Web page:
Architect: Make Architects
Location: Birmingham, UK
Client: Birmingham Development Company
Collaborators: BuroHappold, Faber Mansell Fire, Faithful+Gould, GMJ, Hoare Lea
Project Area: 42,000 sqm
Project Year: 2010
Photographs: Zander Olsen, Make Architects, Craig Holmes/Images of Birmingham, Crew Photography
The Cube is the final phase of Birmingham’s Mailbox development and one of Make’s largest buildings to date. Comprising offices, an automated car park, apartments, retail units, a hotel, spa, restaurant and ‘sky bar’, The Cube was conceived as a building which would never close; crafted to open up routes and views to emerging neighbouring districts and permeable to both the users of the building and the community as a whole. Pivotal to the continued regeneration of the surrounding area,The Cube’s striking appearance has had a dramatic impact on the Birmingham city skyline. The geometrical form of this 23-storey, £100 million building has remained unchanged from initial concept to completion. Its architectural language is derived from strong local references to Birmingham’s industrial heritage, celebrating the contrasts between heavy industrial metal working and hand-crafted jewellery and watch making.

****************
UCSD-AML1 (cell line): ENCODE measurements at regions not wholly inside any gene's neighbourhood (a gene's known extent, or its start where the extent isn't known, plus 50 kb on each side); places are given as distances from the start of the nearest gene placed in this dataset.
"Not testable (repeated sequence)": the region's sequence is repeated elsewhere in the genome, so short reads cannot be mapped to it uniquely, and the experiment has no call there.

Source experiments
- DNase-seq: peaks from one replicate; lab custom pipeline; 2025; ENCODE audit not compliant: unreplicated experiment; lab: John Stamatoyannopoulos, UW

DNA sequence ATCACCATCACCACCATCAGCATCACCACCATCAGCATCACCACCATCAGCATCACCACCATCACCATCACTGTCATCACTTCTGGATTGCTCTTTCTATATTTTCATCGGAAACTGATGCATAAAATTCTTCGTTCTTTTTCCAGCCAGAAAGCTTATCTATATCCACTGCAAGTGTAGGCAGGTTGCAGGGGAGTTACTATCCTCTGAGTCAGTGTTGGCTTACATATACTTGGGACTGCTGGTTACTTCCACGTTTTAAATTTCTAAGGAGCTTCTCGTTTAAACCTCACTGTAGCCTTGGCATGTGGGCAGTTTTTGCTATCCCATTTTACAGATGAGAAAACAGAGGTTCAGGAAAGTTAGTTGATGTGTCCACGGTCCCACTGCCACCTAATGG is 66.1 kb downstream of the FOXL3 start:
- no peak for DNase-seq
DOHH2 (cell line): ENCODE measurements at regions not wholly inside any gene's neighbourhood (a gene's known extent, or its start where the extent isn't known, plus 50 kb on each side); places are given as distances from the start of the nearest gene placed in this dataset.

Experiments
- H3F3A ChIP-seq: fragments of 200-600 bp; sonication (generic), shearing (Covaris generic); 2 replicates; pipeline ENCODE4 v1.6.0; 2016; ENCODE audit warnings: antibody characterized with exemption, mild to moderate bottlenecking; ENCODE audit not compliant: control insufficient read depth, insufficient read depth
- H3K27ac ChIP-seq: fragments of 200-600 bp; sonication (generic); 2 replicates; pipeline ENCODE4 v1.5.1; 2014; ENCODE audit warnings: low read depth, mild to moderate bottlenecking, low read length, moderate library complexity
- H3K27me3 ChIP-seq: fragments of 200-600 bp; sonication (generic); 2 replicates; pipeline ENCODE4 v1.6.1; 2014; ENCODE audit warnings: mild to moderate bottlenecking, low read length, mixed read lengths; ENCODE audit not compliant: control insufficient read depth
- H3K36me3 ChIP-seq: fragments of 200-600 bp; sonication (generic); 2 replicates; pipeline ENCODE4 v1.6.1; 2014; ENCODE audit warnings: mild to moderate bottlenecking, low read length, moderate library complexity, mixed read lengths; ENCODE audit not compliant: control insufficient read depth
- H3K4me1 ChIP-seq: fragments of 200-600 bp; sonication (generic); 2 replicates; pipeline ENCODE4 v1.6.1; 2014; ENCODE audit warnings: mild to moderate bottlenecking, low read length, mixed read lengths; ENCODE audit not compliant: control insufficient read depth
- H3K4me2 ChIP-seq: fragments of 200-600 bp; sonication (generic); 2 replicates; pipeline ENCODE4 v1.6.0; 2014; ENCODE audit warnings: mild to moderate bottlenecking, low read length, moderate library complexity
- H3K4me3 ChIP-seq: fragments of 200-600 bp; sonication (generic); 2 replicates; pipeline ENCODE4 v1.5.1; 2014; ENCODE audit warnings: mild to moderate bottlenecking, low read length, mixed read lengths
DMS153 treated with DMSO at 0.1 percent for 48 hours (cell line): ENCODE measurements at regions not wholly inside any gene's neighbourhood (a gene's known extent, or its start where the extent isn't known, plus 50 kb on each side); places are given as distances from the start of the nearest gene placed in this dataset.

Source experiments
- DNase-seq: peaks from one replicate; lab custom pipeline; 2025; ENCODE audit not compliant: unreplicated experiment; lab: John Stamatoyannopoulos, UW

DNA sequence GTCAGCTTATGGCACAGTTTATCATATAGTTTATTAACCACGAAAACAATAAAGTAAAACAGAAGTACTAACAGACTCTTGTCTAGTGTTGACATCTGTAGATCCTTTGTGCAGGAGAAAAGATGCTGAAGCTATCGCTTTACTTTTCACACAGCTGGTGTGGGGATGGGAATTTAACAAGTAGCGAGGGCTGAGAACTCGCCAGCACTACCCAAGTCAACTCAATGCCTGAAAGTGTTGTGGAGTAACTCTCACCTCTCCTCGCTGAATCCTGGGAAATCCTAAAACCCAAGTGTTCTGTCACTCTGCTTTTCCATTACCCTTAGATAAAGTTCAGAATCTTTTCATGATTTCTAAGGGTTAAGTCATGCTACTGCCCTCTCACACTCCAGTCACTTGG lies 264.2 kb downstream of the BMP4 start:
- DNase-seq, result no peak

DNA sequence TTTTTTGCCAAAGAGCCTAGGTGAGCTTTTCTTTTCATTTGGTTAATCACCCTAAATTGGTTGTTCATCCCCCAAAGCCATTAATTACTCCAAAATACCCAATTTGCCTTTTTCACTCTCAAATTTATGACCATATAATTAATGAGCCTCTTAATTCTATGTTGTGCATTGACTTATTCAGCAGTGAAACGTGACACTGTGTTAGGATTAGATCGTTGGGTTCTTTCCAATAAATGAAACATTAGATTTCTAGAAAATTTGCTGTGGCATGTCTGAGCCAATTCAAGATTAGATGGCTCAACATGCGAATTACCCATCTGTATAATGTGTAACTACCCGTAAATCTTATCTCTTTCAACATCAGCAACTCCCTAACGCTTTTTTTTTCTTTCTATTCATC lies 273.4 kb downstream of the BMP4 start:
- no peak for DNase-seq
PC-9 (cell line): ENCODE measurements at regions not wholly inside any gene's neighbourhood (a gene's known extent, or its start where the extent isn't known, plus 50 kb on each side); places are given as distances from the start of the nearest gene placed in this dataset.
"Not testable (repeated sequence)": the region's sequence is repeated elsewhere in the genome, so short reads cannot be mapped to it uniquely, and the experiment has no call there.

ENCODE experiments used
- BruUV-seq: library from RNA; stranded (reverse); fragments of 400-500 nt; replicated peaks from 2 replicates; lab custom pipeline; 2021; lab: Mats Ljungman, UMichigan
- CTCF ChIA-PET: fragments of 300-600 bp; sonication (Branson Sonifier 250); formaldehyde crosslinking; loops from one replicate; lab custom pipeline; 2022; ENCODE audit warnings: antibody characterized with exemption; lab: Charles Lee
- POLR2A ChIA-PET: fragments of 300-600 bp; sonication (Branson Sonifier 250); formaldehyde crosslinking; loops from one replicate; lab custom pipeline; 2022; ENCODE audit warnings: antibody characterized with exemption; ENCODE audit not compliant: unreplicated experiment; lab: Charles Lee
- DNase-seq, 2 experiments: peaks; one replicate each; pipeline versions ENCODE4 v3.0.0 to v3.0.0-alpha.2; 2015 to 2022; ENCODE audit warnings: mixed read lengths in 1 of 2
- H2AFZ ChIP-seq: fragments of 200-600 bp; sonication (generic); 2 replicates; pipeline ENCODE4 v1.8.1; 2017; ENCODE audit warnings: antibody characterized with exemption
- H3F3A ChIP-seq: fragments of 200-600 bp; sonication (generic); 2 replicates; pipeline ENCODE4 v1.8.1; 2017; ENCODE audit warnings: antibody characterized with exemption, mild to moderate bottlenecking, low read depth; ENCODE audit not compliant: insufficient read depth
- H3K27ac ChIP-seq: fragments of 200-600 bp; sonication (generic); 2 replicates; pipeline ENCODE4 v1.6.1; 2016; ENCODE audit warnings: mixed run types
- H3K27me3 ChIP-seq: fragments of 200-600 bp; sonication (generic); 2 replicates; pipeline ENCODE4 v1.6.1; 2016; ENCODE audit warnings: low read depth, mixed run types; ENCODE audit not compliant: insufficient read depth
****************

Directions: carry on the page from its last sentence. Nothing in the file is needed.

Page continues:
A bespoke unitised cladding system encases and defines the cube form. Gold and bronze-coloured an odised aluminium panels of varying size and depth are combined with glass,creating an intricate design which is complemented by an elegant and decorative metallic fretwork screen across the open side of the courtyard. The flexibility of this cladding system also plays a key role in the building’s environmental strategy; the proportion of glass-to-aluminium varies from facade to facade, with greater solidity on the southern elevations to limit potential solar gain.
The geometry and materials of the courtyard are an unexpected contrast to the exterior; glazed unitised panels twist upwards through the central courtyard, forming adramatic full-height open atrium which is animated by thecolours of the soffits and ledges. This twisting geometry ‘explodes’ at the top to form the angular rooftop space which crowns the building.